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Author: eLearning Inside

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Podcast by eLearning Inside
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On March 30, the uphill battle education publishers McGraw-Hill and Cengage have been fighting to complete a merger got a little steeper. The U.K.’s Competition and Markets Authority (CMA) ruled that the companies’ proposal to sell off a number of their current holdings was not sufficient to maintain competition. As a result, the CMA did not extend their blessing for the merger to move ahead. Earlier in March, two members of the U.S. House Antitrust Subcommittee, Chairman David Cicilline of Rhode Island and Commerce Chair Jan Schakowsky of Illinois, wrote a letter to the Justice Department’s Antitrust Division asking for increased scrutiny over the deal. This episode is also available in podcast form on iTunes, Google Play, Spotify, and Stitcher. It is also available as a video on YouTube. eLearningInside.com Follow us on Twitter: twitter.com/elearninginside?lang=en YouTube: https://www.youtube.com/channel/UCDeL-h1O9To3txtqFRMnhGA?view_as=subscriber Email: contact@elearninginside.com
As edtech and eLearning technologies have gone from a novelty to commonplace in education systems around the world, their use has been plagued by a common question: do they work as effectively as traditional instruction? While the question is far too broad to be useful to anyone, a group of researchers recently took a mostly unexplored approach. They wanted to see how learners with different working memory capabilities learned in an online context. What’s more, they identified numerous functions of online modules—such as learning time, repetition of material, and quiz performance—to see if it correlated with working memory. While the research has intrinsic merits, the authors also believe their findings can be used to help design eLearning features to be more effective and more personalized for all learners. If educators can identify a learners’ working memory capabilities simply through how they learn online, then they can both adapt future online learning content and in-person instruction to better suit each student. “Predicting Visiospatial and Verbal Working Memory by Individual Differences in E-Learning Activities” was authored by a team of researchers from Umea University and Linnaeus University in Sweden and Hypocampus, a Swedish eLearning developer. It was published in Frontiers in Education on March 17. This episode is also available in podcast form on iTunes, Google Play, Spotify, and Stitcher. It is also available as a video on YouTube. eLearningInside.com Study: https://www.frontiersin.org/articles/10.3389/feduc.2020.00022/full?utm_source=F-NTF&utm_medium=EMLX&utm_campaign=PRD_FEOPS_20170000_ARTICLE Follow us on Twitter: twitter.com/elearninginside?lang=en YouTube: https://www.youtube.com/channel/UCDeL-h1O9To3txtqFRMnhGA?view_as=subscriber Email: contact@elearninginside.com
As coronavirus-related school closures continue to effect education systems around the world, an increasing amount of educators are doing their best to keep their courses going online. In this effort, teachers have coalesced on Twitter around the hashtag #instructionalcontinuity. Many often hear and repeat that, when it comes to online learning, fostering interpersonal interaction is one of the biggest challenges. But what, exactly, does that term mean? And what’s the best way of going about boosting interpersonal interaction in an online class? Bloomsburg University Professor Scott Mehall tackles this issue in a recent scholarly article. “Purposeful Interpersonal Interaction in Online Learning: What Is It and How Is It Measured?” was published in the latest version of Online Learning, the official journal of the Online Learning Consortium. This episode is also available in podcast form on iTunes, Google Play, Spotify, and Stitcher. It is also available as a video on YouTube. eLearningInside.com Latest issue of Online Learning: https://olj.onlinelearningconsortium.org/index.php/olj/issue/viewIssue/114/36 Follow us on Twitter: twitter.com/elearninginside?lang=en YouTube: https://www.youtube.com/channel/UCDeL-h1O9To3txtqFRMnhGA?view_as=subscriber Email: contact@elearninginside.com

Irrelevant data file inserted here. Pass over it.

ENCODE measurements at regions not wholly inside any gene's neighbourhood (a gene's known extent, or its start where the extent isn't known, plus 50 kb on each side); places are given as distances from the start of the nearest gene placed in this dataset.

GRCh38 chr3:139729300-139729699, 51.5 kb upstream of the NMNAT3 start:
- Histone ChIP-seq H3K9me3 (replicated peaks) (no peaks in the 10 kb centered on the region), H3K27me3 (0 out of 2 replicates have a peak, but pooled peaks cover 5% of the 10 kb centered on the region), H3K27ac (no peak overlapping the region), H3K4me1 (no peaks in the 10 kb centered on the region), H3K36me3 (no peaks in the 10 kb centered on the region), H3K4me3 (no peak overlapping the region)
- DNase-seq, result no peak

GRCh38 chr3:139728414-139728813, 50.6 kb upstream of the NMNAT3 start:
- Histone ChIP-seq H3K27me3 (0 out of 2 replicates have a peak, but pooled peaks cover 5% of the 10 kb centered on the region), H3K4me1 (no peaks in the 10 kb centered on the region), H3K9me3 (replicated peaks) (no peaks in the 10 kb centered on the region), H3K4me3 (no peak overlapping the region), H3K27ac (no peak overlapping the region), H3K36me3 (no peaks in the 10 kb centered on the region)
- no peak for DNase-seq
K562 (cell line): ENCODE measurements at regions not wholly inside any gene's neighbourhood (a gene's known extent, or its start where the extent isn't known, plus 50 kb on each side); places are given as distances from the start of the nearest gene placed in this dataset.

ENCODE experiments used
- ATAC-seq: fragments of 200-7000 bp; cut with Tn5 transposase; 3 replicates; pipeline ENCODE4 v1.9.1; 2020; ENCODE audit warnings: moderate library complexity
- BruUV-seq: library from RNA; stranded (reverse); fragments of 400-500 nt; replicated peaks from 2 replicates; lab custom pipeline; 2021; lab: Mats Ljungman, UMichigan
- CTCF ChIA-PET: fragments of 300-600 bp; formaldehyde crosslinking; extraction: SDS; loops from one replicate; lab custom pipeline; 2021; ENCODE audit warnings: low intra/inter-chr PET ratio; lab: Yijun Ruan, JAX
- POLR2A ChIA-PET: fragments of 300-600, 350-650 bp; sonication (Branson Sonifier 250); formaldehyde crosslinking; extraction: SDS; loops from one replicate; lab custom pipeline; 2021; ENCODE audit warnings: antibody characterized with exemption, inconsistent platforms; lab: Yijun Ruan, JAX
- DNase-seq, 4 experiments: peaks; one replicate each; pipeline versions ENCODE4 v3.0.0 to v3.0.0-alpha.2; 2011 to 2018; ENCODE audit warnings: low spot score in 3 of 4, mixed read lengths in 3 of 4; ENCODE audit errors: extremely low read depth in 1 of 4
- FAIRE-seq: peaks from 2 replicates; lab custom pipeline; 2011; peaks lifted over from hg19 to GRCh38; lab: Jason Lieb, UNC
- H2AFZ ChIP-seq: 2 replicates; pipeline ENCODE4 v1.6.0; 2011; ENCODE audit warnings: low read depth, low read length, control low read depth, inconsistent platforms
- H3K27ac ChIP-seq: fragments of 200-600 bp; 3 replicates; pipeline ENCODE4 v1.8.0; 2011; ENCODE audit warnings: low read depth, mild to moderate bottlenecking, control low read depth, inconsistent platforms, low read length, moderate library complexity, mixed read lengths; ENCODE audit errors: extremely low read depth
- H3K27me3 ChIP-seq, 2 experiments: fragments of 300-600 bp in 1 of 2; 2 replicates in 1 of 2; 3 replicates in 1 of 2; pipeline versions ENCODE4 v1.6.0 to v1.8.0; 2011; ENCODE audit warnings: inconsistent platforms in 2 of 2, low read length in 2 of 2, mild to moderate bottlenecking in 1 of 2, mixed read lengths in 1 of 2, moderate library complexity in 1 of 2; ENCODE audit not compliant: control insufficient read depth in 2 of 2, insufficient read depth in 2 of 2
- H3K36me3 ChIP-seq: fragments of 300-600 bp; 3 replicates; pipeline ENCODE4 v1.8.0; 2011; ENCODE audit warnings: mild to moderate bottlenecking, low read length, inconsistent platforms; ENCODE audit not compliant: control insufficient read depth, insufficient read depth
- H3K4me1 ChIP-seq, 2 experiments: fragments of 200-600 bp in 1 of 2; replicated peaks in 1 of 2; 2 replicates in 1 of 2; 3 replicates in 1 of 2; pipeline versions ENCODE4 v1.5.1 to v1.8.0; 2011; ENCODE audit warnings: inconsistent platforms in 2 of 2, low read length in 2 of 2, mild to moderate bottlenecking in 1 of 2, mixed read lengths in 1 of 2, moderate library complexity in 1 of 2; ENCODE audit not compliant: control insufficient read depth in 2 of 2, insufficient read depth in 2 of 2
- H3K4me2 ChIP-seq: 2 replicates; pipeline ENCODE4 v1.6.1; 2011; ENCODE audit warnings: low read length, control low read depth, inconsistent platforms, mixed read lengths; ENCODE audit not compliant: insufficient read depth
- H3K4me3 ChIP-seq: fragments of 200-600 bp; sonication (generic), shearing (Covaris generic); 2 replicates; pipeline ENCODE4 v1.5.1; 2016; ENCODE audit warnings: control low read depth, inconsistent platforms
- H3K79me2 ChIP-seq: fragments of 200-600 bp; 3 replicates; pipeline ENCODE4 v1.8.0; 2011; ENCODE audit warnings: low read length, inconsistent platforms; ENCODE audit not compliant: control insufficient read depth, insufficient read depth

In the early months of 2020, coronavirus, also known as COVID-19, surged in China and surrounding countries, leading to large-scale school closings. The virus has since spread around the world and has arrived in the U.S. On March 11, the World Health Organization declared the outbreak a pandemic. No one knows how far, wide, and long coronavirus will spread. While young people—especially children—tend to handle the virus far more effectively than older patients, closing public institutions like schools where many people mingle on a daily basis has been seen by some as an effective way to combat the spread of the illness. We reached out to a handful of remote learning experts, schools, and edtech developers to get their advice on how best to deal with extended coronavirus closures. This post marks the first in a series of three. This episode is also available in podcast form on iTunes, Google Play, Spotify, and Stitcher. It is also available as a video on YouTube. eLearningInside.com Follow us on Twitter: twitter.com/elearninginside?lang=en YouTube: https://www.youtube.com/channel/UCDeL-h1O9To3txtqFRMnhGA?view_as=subscriber Email: contact@elearninginside.com
The academic publisher and edtech provider Wiley announced an ambitious move in digital publishing on March 2. In collaboration with Jisc and U.K. universities, the company has agreed to a four-year deal that will allow researchers to publish their work online in Wiley journals with an open access license at no cost to themselves. This episode is also available in podcast form on iTunes, Google Play, Spotify, and Stitcher. It is also available as a video on YouTube. eLearningInside.com Follow us on Twitter: twitter.com/elearninginside?lang=en YouTube: https://www.youtube.com/channel/UCDeL-h1O9To3txtqFRMnhGA?view_as=subscriber Email: contact@elearninginside.com